Each year, millions of children in Michigan and across the nation take state standardized tests that impact everything from a school's reputation to how teachers will be evaluated to whether schools will even survive.
The pressures to perform, experts say, tempt some school administrators and teachers to cheat.
The Free Press, as part of a nationwide investigation with USA TODAY and other partners, analyzed millions of test score results and found that 34 schools across Michigan -- 32 of them in metro Detroit -- showed test score gains over a one-year period that experts say are statistically improbable. More broadly, the analysis found 304 schools in six states and the District of Columbia that had test scores so improbable, they should be investigated. Besides Michigan, the states were Arizona, Colorado, California, Florida and Ohio.
Rest of story - http://www.freep.com/article/20110306/NEWS06/103060602/When-test-scores-don-t-add-up-32-metro-Detroit-schools-show-improvements-too-good-true?odyssey=tabtopnewsimgFRONTPAGE
Here is the comment that got me the most “Huge gains by some metro Detroit schools should be red flags of tampering, experts say.
Want to know about "Tampering" - enter the word in the search box on the right hand side of this blog.
Are you kidding me? Experts? Are you kidding me? This is the same crap that goes on in the business world everyday and I have written about tampering so many times bases on the teachings of Dr. Deming. Experts? Take the time to understand what it means to improve a system (any system).
“Distort the data, distort the system and improve the system. Improving the system is the most difficult.”
Educational Leaders (national education czar, state educational directors, superintendents, and principals) are responsible for the system. STUDENTS, administrative staff, teachers and support staff work in the educational system and while they are responsible for their own behavior, they cannot be held accountable for the results of the system. For example, last month, many students crammed for mid-term exams. Teachers hold students accountable for all learning and they "measure" their learning by exams! Cramming for exams is how students attempt to distort the system (i.e., the learning system) in order to get demanded results.
Other profound statements about “Distort the data, distort the system and improve the system. Improving the system is the most difficult.”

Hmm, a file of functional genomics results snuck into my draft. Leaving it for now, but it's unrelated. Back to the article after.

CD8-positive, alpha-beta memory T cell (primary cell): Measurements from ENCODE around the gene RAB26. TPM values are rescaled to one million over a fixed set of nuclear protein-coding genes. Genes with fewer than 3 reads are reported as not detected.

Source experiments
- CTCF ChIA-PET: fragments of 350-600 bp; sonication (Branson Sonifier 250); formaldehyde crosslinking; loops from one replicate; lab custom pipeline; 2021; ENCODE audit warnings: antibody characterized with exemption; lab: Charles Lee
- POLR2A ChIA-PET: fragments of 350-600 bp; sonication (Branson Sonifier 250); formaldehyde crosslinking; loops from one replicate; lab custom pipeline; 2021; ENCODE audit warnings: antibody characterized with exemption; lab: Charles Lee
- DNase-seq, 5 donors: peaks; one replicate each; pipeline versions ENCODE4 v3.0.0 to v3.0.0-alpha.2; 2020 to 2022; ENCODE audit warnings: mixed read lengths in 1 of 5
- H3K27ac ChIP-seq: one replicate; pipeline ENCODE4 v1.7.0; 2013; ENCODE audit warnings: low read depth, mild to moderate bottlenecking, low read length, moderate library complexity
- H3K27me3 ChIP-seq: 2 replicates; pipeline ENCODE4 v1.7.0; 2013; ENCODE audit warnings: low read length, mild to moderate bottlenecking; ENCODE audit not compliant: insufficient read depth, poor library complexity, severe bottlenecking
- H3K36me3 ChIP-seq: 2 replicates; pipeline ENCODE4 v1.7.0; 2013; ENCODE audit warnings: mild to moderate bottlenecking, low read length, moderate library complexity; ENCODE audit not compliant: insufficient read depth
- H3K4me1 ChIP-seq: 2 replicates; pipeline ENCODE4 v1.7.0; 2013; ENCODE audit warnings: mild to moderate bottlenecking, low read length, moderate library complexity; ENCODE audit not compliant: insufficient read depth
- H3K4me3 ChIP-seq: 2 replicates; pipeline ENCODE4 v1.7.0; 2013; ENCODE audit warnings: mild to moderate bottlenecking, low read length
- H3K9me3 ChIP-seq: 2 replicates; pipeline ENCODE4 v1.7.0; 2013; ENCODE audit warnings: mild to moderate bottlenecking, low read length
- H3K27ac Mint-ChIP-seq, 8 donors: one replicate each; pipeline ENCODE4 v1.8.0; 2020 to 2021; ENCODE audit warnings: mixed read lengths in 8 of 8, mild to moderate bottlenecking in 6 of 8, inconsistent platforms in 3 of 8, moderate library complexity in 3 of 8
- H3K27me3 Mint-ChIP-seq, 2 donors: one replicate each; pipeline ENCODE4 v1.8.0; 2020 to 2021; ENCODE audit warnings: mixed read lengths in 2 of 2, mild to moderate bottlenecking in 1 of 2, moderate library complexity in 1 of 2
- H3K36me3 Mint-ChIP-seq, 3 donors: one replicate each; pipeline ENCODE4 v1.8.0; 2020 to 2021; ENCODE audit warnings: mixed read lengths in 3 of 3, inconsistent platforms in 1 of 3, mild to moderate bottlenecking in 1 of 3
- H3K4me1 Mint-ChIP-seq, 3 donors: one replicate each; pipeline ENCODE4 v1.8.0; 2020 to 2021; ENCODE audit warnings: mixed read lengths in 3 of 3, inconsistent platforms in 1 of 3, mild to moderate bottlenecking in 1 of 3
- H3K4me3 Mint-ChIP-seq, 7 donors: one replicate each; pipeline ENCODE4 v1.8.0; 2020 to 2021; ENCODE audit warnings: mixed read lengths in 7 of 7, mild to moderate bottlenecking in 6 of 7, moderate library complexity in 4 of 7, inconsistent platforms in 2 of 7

The following is an excerpt from Chapter 4 of The New Economics, second edition by W. Edwards Deming:
A teacher, not wishing to penalize anyone unjustly, will pass a pupil that is barely below the requirement for a passing grade.
Fear invites wrong figures. Bearers of bad news fare badly. To keep his job, anyone may present to his boss only good news.
A committee appointed by the President (regardless of industry i.e., Superintendent) of a company will report what the President wishes to hear. Would they dare report otherwise?
An individual may inadvertently seek to cast a halo about himself. He may report to an interviewer in a study of readership that he reads the New York Times, when actually this morning he bought and read a tabloid.
Statistical calculations and predictions based on warped figures may lead to confusion, frustration, and wrong decisions.
Accounting-based measures of performance drive employees to achieve targets of sales, revenue, and costs, by manipulation of processes, and by flattery or delusive promises to cajole a customer into purchase of what he does not need (adapted from the book by H. Thomas Johnson, Relevance Regained, The Free Press, 1992).
A leader of transformation, and managers involved, need to learn the psychology of individuals, the psychology of a group, the psychology of society, and the psychology of change.
Some understanding of variation, including appreciation of a stable system, and some understanding of special causes and common causes of variation, are essential for management of a system, including management of people.
Want more examples that I have found read my blogs about Dr. Deming and Education. Just click on the labels below or on the left side bar of the web site.
Do yourself a favor - Google or Yahoo or Bing or whatever and learn about the teachings of Dr. Deming. Maybe then we can start to transform our educational system. Not Change but Transform!